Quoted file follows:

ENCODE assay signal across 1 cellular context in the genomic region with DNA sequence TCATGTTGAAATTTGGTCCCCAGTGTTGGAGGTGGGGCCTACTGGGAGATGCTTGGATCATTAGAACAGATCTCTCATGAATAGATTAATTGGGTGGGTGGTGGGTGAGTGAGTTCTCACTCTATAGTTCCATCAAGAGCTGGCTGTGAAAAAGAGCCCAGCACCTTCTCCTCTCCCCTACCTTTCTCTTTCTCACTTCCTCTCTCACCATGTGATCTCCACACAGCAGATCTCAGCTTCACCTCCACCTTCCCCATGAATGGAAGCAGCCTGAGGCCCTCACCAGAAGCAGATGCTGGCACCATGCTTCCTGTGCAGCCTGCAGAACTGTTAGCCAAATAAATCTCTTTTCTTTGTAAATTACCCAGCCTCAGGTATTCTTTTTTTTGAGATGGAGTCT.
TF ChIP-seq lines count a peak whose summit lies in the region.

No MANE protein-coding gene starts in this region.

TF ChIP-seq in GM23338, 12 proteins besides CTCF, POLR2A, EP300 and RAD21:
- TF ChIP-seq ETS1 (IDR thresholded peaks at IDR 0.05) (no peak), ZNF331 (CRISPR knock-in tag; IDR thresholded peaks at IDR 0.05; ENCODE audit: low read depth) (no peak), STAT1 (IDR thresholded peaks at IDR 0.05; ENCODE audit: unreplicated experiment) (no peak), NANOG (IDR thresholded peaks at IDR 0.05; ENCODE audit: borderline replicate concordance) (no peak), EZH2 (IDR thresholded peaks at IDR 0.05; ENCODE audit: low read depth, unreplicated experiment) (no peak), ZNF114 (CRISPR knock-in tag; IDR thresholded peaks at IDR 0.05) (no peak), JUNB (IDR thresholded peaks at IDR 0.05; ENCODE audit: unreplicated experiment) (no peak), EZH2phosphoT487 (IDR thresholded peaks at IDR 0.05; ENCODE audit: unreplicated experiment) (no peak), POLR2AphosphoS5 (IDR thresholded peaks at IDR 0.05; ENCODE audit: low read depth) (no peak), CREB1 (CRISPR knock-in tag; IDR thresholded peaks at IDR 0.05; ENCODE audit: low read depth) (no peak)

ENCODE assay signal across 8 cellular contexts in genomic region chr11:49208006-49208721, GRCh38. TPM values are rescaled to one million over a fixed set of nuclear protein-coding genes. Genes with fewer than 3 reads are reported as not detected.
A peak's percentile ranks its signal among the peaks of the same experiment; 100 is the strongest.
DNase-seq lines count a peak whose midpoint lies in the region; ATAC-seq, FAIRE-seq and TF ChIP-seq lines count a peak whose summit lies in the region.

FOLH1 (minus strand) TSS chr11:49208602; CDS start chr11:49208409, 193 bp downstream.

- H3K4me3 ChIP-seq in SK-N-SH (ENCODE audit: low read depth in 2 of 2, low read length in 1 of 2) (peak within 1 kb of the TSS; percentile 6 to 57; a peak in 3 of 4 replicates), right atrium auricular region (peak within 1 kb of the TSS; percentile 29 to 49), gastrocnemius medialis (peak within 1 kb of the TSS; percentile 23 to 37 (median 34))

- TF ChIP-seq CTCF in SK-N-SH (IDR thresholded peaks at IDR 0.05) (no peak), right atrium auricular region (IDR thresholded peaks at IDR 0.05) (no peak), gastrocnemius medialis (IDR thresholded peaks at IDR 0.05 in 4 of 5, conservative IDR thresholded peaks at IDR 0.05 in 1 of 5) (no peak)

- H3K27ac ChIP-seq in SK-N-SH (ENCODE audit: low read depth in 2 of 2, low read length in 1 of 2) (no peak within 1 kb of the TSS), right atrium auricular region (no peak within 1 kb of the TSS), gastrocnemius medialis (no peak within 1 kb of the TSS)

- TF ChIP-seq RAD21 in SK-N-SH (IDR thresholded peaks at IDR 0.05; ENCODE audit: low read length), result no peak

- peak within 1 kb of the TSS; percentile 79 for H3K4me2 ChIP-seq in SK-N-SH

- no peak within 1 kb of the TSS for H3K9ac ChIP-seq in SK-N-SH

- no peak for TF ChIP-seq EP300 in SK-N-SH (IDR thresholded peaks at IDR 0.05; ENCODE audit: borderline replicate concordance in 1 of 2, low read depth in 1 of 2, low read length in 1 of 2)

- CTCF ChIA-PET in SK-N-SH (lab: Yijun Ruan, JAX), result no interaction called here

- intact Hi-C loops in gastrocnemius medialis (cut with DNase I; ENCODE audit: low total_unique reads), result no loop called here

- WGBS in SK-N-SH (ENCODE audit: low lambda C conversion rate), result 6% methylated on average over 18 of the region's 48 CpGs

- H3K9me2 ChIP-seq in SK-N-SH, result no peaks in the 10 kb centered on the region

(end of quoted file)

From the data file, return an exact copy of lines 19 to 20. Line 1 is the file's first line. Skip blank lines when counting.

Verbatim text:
- WGBS in SK-N-SH (ENCODE audit: low lambda C conversion rate), result 6% methylated on average over 18 of the region's 48 CpGs

- H3K9me2 ChIP-seq in SK-N-SH, result no peaks in the 10 kb centered on the region